For PIPL purposes, personal data is any type of information record relating to identified or identifiable individuals, whether in electronic or other forms. Sensitive personal information is personal information that could easily cause a range of specified harms if leaked, or illegally used. Personal information of children under 14 is classified as sensitive. Anonymized data is not included in this definition.

GDPR and PIPL define personal information more sharply than personal information protection laws in some other countries, e.g. Brazil’s LGPD.

Pipl
The key types of personal information rights under the GDPR and the PIPL. Source: Covington

How does the PIPL compare with the GDPR?

When the Chinese government was researching and drafting the PIPL, it looked around the world for examples of viable current practice on personal data protection to inform development of its own laws. This review included the GDPR in Europe as well as parallel laws in the USA and other countries, and is the likely source of similarities in framing, wording and some legal concepts. 

While individual data privacy or consumer rights lie at the heart of GDPR and similar data protection policies elsewhere, the introduction of PIPL may have been driven more by Chinese government concerns around national security and preserving social order. This fundamental difference in motive may be a source of of some the key differences we find between the GDPR and PIPL.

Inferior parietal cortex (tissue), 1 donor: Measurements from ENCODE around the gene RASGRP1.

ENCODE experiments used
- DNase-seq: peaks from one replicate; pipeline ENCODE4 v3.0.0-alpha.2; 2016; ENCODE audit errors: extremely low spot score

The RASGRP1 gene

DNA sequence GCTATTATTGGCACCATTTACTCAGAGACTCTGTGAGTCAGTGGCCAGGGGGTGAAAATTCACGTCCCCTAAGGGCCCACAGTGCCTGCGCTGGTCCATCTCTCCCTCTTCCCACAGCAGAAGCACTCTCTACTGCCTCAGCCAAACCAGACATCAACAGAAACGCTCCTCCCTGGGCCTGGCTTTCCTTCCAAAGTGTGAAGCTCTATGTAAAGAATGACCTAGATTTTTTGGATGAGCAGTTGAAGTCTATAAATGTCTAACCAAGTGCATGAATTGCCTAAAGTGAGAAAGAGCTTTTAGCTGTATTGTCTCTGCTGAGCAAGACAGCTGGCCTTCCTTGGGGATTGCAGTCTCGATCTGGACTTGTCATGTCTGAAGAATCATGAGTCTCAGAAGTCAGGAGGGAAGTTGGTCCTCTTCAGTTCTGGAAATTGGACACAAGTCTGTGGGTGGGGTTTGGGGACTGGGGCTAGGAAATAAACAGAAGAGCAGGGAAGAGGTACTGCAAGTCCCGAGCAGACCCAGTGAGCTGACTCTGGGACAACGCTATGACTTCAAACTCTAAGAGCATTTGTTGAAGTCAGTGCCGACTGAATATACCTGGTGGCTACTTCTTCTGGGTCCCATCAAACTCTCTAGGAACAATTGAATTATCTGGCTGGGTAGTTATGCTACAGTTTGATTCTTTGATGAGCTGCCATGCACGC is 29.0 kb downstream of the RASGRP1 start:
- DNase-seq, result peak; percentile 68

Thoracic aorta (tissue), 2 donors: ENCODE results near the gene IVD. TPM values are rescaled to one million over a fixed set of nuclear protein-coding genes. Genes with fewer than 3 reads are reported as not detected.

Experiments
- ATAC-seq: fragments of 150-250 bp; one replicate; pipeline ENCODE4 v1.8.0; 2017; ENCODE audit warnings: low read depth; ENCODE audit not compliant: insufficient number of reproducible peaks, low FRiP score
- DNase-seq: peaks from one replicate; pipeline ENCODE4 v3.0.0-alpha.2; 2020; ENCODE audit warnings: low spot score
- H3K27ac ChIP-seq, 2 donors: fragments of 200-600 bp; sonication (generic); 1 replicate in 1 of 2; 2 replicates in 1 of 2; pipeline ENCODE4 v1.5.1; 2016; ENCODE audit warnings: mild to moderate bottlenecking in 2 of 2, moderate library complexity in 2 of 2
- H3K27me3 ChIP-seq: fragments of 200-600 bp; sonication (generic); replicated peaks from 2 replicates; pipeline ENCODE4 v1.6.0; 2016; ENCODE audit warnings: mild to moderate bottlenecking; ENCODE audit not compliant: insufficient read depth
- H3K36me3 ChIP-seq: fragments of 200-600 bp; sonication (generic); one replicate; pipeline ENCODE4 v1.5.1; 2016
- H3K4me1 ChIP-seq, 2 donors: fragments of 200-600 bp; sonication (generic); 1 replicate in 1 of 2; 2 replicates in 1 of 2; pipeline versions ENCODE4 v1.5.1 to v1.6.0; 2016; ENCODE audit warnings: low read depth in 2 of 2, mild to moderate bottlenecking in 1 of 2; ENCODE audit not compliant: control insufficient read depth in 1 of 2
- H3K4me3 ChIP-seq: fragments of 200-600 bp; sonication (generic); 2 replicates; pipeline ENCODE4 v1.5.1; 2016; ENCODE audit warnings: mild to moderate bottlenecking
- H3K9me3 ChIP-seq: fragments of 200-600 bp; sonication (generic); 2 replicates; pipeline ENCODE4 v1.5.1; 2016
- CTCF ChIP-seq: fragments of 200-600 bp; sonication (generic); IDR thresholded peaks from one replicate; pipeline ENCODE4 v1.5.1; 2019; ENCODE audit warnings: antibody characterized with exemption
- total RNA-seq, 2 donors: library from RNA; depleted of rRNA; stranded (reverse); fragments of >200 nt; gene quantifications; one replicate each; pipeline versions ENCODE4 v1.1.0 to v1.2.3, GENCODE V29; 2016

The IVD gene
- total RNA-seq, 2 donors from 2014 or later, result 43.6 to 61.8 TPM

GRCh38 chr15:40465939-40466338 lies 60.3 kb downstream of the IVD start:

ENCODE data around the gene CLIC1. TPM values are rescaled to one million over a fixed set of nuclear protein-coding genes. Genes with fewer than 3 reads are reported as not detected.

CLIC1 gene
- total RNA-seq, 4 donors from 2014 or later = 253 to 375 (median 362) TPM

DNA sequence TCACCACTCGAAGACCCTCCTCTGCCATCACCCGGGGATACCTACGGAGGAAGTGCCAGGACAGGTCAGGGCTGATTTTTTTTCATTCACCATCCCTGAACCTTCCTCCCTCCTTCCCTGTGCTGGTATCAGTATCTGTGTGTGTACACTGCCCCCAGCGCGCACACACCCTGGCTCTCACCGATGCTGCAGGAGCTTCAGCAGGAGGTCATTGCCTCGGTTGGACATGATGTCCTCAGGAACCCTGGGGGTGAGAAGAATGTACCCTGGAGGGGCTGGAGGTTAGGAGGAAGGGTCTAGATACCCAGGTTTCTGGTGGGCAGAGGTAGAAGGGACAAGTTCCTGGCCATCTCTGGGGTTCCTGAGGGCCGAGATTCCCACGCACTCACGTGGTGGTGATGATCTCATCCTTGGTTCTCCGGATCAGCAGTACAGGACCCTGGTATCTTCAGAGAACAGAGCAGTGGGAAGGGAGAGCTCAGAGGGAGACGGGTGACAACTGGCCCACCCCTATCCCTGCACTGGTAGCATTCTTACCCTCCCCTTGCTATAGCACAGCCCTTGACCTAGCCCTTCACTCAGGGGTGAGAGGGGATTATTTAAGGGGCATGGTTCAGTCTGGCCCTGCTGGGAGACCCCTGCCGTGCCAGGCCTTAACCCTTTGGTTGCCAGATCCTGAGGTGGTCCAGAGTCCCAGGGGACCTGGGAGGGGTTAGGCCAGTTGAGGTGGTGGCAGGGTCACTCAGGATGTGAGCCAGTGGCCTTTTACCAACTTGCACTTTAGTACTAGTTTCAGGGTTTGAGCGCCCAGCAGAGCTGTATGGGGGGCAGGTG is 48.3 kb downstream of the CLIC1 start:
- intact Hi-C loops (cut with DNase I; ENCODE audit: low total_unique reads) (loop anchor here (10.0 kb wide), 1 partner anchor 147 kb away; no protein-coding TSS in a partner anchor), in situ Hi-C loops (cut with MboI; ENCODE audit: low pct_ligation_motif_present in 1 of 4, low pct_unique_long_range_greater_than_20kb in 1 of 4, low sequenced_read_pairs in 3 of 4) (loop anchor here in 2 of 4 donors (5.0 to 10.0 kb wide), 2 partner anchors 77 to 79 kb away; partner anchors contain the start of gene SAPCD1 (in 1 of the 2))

Key similarities 

  • Broad scope
  • Both GDPR and PIPL cover data privacy in a very wide sense, including ‘extraterritorial’ applications, where citizens’ data is recorded or processed outside the borders of the EU or China.
  • Centrality of consent
  • Both laws use the concept of consent as a primary legal justification for the use of individual data.
  • Minimization of data gathering
  • In common with GDPR, PIPL requires that companies must limit personal information gathering to the minimum amount required by the data’s purpose
  • Right of access to individual data
  • In the case of individuals, both GDPR and PIPL allow people to access data held on them, withdraw consent for companies to hold or use their data, or ask for it to be corrected or deleted.
  • Data protection measures

  • Both laws require companies to take measures to protect any personal data they hold, and as part of this to employ a Data Protection Officer above certain levels of data processing or in circumstances that cover most businesses. As with the GDPR, this may require a Data Processing Agreement be in place between a company that controls the data and any third party that processes it.